For their latest album, BIG TV, White Lies tell the story of a journey into the unknown. Fitting then that they’ve chosen Michael Kagan’s intense and mysterious painting, Pilot 2, for the cover. I spoke to drummer Jack Lawrence-Brown about what happens when you bring art and music together.
What drew you to Michael’s series of space paintings?
The paintings are brilliant in their depth: immediately arresting, yet full of human emotion and subtlety, like fleeting personal moments of a much bigger event. They create a memory of something that I was not even born during! You chose Pilot 2 for the album sleeve.
What made this painting stand out?
The spaceman in the image is staring out directly at you. There is a fearful and questioning look in his eyes and you want to know his story. We felt that Pilot 2 was the image that would best capture peoples’ imagination. I love the idea that a picture and an album of music that exist totally independently of each other can become entwined and linked over time in peoples’ minds. Maybe they will start transferring the stories of the album into an intergalactic setting, with Pilot 2 as the protagonist. Space feels to me like a representation of opportunity and an invitation for human courage and exploration.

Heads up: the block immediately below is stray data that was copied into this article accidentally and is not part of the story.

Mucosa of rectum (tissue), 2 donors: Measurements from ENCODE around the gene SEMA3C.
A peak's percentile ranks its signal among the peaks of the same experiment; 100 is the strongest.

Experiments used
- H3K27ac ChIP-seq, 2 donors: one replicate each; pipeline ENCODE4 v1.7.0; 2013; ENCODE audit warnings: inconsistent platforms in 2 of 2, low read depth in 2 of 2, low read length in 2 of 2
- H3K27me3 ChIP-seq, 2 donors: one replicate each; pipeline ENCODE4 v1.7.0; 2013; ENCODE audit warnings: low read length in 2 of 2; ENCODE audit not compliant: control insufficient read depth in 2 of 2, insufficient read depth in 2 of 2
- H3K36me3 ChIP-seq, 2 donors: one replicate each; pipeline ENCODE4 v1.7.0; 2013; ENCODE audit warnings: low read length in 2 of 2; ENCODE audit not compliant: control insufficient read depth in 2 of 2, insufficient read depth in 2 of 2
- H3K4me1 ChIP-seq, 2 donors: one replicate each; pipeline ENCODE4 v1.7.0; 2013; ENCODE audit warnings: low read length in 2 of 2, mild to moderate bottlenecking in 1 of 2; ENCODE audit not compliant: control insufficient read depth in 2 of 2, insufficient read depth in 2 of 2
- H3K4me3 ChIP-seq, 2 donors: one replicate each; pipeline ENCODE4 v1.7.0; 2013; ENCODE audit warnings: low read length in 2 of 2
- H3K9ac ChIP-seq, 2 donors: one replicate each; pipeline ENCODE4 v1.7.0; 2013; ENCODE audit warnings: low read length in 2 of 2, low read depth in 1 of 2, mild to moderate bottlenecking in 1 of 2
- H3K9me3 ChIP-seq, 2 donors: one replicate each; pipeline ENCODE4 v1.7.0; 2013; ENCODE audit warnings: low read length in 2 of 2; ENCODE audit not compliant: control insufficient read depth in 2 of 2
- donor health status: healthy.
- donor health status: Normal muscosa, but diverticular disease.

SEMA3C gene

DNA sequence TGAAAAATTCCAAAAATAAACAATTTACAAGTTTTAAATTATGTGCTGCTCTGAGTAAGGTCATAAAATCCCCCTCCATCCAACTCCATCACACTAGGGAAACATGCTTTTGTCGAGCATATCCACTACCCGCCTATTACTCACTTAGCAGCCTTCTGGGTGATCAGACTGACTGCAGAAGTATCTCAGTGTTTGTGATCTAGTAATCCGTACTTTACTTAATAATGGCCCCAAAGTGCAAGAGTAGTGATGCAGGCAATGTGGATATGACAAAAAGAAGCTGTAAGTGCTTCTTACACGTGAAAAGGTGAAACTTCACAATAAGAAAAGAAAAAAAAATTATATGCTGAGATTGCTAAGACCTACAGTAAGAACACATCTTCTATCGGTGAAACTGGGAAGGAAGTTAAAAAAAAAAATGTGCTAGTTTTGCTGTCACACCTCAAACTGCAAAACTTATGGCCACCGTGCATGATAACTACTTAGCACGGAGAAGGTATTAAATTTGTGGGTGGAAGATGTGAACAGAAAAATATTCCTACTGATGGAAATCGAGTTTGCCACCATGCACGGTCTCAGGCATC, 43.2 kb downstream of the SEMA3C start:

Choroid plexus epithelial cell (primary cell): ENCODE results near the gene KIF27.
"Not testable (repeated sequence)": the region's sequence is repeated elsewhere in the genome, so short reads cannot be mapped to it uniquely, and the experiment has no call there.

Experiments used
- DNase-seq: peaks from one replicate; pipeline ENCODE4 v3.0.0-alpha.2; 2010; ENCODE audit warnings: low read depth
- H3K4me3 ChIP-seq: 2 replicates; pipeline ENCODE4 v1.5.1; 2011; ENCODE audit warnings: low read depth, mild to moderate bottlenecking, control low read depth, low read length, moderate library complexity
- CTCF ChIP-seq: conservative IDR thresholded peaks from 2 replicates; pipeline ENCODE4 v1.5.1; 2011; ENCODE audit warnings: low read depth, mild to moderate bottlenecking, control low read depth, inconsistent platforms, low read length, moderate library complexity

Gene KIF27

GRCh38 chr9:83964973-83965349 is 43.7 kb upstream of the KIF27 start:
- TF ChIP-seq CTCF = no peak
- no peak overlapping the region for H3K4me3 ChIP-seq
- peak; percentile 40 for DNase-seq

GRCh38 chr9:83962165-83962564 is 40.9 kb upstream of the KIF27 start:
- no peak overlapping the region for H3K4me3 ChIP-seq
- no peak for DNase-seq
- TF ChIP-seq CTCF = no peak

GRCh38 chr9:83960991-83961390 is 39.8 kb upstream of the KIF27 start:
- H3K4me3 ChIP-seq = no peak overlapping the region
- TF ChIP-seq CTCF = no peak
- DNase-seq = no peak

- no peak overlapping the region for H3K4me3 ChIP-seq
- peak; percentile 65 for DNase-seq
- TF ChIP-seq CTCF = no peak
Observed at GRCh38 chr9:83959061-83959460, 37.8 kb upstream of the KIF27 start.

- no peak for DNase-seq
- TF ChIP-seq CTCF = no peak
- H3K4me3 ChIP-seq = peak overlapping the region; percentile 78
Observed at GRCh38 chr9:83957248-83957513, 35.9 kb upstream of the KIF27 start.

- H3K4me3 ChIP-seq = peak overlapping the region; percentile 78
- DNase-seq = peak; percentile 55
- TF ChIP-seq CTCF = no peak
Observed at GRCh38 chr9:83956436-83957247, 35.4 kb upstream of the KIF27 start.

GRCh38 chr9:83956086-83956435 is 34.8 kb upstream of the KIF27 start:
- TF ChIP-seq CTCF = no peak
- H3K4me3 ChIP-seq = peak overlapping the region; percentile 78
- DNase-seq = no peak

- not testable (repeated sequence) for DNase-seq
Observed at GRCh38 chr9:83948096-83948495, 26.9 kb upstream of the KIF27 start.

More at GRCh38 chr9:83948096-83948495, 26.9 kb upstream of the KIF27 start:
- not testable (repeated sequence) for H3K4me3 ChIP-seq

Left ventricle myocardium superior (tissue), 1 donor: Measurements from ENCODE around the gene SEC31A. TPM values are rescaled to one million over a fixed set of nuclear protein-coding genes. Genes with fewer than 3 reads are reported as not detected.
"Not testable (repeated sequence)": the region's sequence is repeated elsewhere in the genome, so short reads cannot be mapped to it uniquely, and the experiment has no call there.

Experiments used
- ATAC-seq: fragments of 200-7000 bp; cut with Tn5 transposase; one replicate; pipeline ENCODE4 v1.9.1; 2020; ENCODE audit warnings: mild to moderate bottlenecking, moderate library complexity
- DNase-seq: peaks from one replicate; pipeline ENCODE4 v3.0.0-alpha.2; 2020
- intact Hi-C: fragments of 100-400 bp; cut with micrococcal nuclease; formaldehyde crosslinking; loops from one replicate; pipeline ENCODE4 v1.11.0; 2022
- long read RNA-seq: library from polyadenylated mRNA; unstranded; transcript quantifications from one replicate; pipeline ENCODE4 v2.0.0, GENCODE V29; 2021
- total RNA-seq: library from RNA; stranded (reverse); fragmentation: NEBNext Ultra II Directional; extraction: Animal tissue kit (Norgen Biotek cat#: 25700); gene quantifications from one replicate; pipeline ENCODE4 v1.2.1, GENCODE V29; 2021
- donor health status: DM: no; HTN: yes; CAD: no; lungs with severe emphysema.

How would you describe the paintings’ affinity to BIG TV and the sound of White Lies?
There’s a definite air of melancholy about the pictures that sits well with our music. The subject matter is on an epic scale, a word that has often—perhaps too often—been used when describing the music we make, while the personal element of the paintings is reflected in the narrative of BIG TV. The spacemen are embarking on a journey into the unknown, like the characters described throughout the album.
This interview was originally published in issue 17 of Oh Comely.